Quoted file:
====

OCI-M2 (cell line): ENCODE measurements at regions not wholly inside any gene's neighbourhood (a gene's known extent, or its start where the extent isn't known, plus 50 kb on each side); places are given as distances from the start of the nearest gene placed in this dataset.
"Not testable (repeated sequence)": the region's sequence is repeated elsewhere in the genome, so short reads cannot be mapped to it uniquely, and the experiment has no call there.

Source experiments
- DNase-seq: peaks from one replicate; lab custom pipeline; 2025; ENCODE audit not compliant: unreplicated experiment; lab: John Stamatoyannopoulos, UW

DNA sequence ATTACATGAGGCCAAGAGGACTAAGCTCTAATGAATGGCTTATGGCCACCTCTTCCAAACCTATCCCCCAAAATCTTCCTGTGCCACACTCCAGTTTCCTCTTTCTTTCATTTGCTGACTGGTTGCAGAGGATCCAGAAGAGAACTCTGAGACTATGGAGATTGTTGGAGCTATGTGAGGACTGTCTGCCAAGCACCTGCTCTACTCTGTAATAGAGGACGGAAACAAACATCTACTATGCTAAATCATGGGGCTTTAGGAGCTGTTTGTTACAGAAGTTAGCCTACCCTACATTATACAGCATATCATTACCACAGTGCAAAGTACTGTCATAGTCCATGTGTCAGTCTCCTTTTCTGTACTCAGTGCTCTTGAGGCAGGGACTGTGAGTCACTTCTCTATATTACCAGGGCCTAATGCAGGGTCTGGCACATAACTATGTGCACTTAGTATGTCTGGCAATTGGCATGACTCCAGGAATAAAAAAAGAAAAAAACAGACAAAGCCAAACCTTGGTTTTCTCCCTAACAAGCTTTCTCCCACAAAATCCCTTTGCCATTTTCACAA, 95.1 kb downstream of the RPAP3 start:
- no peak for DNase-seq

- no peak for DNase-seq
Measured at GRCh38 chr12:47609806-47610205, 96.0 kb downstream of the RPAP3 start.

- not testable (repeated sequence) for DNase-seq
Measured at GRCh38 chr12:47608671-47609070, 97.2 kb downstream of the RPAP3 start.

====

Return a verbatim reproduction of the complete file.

OCI-M2 (cell line): ENCODE measurements at regions not wholly inside any gene's neighbourhood (a gene's known extent, or its start where the extent isn't known, plus 50 kb on each side); places are given as distances from the start of the nearest gene placed in this dataset.
"Not testable (repeated sequence)": the region's sequence is repeated elsewhere in the genome, so short reads cannot be mapped to it uniquely, and the experiment has no call there.

Source experiments
- DNase-seq: peaks from one replicate; lab custom pipeline; 2025; ENCODE audit not compliant: unreplicated experiment; lab: John Stamatoyannopoulos, UW

DNA sequence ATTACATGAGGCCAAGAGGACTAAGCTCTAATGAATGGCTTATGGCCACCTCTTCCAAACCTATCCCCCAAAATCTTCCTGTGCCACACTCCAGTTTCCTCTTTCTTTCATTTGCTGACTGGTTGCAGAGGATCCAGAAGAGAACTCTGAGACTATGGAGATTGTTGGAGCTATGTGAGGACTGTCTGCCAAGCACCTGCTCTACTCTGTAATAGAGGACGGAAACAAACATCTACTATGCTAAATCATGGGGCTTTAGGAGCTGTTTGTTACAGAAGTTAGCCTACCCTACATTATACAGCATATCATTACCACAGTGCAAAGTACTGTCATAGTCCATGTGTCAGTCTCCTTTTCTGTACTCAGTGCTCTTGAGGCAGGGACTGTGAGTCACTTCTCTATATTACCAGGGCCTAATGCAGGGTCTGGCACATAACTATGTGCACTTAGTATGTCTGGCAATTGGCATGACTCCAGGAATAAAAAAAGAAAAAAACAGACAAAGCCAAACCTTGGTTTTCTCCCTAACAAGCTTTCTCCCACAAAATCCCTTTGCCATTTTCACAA, 95.1 kb downstream of the RPAP3 start:
- no peak for DNase-seq

- no peak for DNase-seq
Measured at GRCh38 chr12:47609806-47610205, 96.0 kb downstream of the RPAP3 start.

- not testable (repeated sequence) for DNase-seq
Measured at GRCh38 chr12:47608671-47609070, 97.2 kb downstream of the RPAP3 start.